Price will always be important to maintaining and improving profit but in highly competitive, commoditising markets the management of cost of production has, over the last few years, become the most significant lever.
Managers are embracing strategies like automation, contracted lawyers and legal project management (some better and quicker than others, some through their own initiatives and others client-led). In this article I am not going to present a grab bag of cost-savings measures for managers. Instead I want to reflect on the management of cost of production by all practicing lawyers, to encourage a shift away from the belief that costs are ‘largely what they are and there isn’t much one can do about it’. I have seen firms trade at profit margins below 20% and others with profit margins above 60%. While price accounts for some of the difference, managing cost contributes significantly.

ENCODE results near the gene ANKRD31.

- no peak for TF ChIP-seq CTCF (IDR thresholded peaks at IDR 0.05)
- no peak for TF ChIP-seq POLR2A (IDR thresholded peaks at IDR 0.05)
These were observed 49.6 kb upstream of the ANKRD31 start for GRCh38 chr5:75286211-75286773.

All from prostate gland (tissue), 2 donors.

It has intrigued me for many years how few lawyers understand cost, whether determining the cost of a matter or the cost of producing an hour of chargeable time. Of course many firms have invested in professional financial managers and business intelligence software to do the math behind the scenes, but in firms of all sizes all lawyers should understand cost and what they can do to minimise it without jeopardising the client experience.
I speak here to partners in firms of all shapes and sizes. ‘How much does it cost for you to do what you do?’ ‘What can you do to minimise the cost?’ The answers are pretty straightforward and most relate to structure and productivity.